A survey shows that AI projects have grown tenfold over the past year

We know AI is riding the crest of the hype, but we don’t hear enough about the problems and headaches it brings with it. A new survey estimates that the number of completed or nearly completed AI projects has increased tenfold in the past 12 months. Good news, but that means IT teams are striving to keep up with this. Companies need more people with the right skills to pull it together, and CEOs and managers need to make sure that AI securely delivers what the business needs.

Subject of contention is talent shortages, integration challenges, and governance requirements, a recent survey of 700 IT managers and executives published by Juniper Networks Find.

Most eyebrow-raising sonic sting: AI applications completed or nearly completed have grown 6% a year ago to 63% today. Additionally, we’re currently seeing an increase in enthusiasm for the full adoption of AI, versus the narrower use cases that dominated last year’s survey. The percentage of IT leaders who say they are looking to deploy fully enabled AI use cases with widespread adoption in the future jumped from 11% to 27%.

The long-standing build-or-buy dilemma has emerged with AI projects. Companies are divided over the implementation of off-the-shelf AI solutions compared to in-house systems. Nearly 4 in 10 CEOs (39%) indicate that their organizations mix off-the-shelf AI solutions with fully self-built ones, with 3 in 10 saying they either use only off-the-shelf solutions or only fully integrated ones.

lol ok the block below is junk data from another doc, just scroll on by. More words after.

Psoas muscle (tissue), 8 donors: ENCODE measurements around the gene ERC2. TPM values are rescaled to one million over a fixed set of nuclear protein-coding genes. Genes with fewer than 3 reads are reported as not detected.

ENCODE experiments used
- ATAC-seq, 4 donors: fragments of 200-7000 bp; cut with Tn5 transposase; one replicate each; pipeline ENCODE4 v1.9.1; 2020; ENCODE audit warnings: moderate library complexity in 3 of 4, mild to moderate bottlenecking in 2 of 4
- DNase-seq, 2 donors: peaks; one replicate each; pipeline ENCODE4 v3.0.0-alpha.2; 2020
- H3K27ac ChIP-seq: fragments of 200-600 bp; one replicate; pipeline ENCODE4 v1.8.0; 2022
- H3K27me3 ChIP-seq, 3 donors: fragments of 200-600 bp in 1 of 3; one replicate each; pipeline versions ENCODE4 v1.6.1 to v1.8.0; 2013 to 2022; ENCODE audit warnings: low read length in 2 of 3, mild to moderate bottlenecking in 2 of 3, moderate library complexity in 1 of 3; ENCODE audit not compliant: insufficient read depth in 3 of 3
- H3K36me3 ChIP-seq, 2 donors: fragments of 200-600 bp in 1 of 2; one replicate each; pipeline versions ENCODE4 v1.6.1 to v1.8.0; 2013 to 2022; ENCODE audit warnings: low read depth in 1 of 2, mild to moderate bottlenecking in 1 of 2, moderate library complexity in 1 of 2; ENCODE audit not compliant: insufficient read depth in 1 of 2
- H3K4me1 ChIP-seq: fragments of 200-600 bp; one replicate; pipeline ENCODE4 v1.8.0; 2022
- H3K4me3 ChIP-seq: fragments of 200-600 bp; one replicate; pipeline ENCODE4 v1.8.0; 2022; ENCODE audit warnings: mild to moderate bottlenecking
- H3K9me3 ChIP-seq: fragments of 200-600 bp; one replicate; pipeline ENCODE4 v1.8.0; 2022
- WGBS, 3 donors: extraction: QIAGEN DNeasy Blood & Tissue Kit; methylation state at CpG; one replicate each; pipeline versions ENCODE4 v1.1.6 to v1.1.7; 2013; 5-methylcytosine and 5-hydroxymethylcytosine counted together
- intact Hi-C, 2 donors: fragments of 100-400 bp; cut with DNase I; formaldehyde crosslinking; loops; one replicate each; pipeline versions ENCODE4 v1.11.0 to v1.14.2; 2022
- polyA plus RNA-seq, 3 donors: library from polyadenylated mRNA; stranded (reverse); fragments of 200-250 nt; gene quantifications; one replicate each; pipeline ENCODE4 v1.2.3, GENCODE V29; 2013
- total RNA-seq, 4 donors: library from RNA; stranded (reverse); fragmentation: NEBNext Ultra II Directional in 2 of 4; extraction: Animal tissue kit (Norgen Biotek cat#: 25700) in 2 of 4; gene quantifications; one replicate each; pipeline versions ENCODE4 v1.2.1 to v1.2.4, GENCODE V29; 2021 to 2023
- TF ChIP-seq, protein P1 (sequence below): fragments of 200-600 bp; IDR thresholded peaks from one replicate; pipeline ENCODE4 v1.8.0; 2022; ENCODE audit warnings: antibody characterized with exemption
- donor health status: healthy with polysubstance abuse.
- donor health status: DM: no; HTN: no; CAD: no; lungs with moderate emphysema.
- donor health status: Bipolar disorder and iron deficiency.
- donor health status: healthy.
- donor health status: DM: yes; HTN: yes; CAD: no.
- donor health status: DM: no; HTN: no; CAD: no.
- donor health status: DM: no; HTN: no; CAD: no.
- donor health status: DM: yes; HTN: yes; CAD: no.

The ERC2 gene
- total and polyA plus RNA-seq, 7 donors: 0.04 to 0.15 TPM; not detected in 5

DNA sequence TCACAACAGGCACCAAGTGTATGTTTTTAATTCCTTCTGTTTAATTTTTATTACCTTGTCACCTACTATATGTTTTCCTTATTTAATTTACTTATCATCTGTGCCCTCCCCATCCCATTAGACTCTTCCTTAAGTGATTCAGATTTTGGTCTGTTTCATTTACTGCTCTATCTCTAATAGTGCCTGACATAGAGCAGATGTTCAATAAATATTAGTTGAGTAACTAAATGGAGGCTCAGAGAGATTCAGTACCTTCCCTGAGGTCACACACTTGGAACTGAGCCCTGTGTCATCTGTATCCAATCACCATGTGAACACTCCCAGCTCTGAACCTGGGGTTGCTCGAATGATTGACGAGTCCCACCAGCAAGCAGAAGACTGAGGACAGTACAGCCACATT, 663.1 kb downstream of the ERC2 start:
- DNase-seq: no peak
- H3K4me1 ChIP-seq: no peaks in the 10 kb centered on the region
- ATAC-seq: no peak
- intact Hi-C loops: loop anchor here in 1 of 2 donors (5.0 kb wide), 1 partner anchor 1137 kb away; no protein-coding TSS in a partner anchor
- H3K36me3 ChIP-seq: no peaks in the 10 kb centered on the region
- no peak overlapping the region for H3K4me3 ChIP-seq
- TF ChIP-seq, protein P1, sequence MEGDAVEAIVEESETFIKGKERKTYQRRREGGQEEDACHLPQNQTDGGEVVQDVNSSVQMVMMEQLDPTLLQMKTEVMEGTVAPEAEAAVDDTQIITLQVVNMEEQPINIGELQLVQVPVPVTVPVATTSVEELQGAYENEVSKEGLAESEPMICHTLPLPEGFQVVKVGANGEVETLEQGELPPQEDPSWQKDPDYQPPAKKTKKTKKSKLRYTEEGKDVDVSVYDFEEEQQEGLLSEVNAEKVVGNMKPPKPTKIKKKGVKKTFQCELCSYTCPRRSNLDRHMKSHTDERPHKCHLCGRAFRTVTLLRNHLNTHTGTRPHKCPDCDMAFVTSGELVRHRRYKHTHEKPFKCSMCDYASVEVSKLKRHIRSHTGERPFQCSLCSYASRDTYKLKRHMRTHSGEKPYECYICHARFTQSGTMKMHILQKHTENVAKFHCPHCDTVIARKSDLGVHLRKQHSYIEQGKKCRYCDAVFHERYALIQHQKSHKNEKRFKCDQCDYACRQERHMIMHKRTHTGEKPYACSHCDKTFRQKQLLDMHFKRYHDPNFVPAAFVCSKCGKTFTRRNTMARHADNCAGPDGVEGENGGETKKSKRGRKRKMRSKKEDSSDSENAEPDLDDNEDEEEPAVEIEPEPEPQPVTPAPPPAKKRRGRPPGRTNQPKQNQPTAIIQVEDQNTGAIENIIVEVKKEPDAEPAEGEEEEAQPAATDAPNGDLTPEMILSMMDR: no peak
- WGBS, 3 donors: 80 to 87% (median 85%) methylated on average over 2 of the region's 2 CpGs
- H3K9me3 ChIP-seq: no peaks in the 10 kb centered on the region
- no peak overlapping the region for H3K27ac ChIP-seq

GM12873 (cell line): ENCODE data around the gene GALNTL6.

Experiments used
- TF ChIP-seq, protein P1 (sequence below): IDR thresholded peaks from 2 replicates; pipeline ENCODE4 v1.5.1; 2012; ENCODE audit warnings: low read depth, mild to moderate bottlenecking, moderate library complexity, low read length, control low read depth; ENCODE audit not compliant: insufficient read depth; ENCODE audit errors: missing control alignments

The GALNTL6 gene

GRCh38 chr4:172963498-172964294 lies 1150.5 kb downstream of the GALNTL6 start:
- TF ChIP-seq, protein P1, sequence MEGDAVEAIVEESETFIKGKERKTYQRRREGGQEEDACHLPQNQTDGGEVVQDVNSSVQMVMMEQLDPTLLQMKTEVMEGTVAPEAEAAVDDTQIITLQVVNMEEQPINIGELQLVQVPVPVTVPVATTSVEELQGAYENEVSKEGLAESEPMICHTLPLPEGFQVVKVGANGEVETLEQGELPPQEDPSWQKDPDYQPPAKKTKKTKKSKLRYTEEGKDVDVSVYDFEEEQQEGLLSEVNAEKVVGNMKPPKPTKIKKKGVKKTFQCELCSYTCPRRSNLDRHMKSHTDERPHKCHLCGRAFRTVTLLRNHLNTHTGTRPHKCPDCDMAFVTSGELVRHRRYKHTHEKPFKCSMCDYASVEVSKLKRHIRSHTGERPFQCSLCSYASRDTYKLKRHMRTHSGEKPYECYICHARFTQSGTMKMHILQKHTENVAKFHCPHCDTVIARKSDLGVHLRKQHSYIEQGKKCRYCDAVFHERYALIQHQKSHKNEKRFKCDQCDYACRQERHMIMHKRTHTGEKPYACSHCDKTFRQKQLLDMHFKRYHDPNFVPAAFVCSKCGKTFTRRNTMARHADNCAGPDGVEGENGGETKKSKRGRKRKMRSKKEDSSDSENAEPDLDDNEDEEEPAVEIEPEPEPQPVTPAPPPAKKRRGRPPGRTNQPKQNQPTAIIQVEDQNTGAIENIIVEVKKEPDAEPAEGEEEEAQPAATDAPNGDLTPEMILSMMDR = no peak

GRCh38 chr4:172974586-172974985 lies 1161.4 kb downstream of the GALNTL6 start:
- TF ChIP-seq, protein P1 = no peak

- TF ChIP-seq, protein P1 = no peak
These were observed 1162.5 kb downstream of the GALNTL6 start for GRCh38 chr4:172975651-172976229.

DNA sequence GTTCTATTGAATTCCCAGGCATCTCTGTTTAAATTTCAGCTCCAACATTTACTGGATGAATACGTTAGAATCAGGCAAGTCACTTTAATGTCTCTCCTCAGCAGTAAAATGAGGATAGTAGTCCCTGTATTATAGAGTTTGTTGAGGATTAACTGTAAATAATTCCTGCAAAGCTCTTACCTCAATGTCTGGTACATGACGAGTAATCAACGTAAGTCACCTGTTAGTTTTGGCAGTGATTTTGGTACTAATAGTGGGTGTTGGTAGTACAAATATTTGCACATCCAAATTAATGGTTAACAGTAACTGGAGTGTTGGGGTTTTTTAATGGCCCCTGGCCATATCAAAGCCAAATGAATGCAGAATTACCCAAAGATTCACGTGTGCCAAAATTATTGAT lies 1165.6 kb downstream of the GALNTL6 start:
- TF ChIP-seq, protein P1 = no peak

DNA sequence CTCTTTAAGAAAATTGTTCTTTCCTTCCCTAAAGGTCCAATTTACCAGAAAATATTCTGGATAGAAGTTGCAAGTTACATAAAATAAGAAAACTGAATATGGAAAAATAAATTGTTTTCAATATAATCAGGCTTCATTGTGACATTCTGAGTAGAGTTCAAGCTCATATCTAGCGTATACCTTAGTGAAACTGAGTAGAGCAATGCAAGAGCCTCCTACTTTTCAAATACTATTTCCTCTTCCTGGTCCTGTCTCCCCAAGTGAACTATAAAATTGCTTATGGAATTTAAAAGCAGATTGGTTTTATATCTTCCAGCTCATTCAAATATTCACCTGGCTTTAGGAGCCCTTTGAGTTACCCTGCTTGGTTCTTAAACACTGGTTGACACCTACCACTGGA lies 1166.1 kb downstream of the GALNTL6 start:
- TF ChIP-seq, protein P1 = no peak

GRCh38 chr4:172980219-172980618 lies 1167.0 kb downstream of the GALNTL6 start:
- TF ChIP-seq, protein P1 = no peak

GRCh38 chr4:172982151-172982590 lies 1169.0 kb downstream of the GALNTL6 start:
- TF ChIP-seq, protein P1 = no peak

Building AI solutions internally brings its own set of challenges. More than half (53%) of IT leaders surveyed say the reliability of internal AI applications is the biggest challenge, followed by integration with existing systems (46%), finding new AI-capable talent (44%), and development time ( 44%).

Finding or nurturing the right talent to develop, operate, and leverage AI is a problem that challenges many IT leaders today. The survey found three areas as the most important investment intentions (21% each): hiring the right people to operate and develop AI capabilities, increasing training of AI models, and expanding the capabilities of an existing AI tool into new business units.

At least 42% say their datasets and analytics are integrating and leading the way in AI technology. A similar number have created a center of excellence for artificial intelligence.

The most important steps to enable workforce adoption of AI include providing tools and opportunities to apply newly acquired AI skills (43%), updating performance metrics to include AI (40%), developing a workforce plan that identifies new skills and roles (39%), and changing frameworks Learning and development (39%).

39% of IT leaders meet this challenge by implementing and using low-code, no-code AI-enabled development tools. About a third, 34%, adopt AI modeling automation tools.

In 2021, companies faced challenges related to AI to develop models and standardize data. In 2022, these challenges remain, but challenges related to developing governance policies (35%) and maintaining AI systems (34%) have grown in importance.

With great AI capabilities comes great responsibility. Only 9% of IT leaders consider AI governance and policies, such as creating a company-wide AI leader or responsible AI standards and processes, as fully mature. More leaders see IT governance as a priority: 95% agree that having proper AI governance is key to staying ahead of future legislation, up from 87% in 2021. Almost half (48%) of respondents believe more action should be taken To be built around the effectiveness of AI governance.

Nearly half, 44%, report that they have established responsible AI ethics and AI standards and processes. The same percentage also created company-wide AI leaders who oversee AI strategy and governance.

IT leaders point out that the main risks from inadequate AI oversight are accelerated hacking or what the survey authors call “AI terrorism” (55%). Privacy is also the number one concern, according to 55%. Compliance with regulations (49%) and loss of human capacity (48%) were also cited as extreme risks.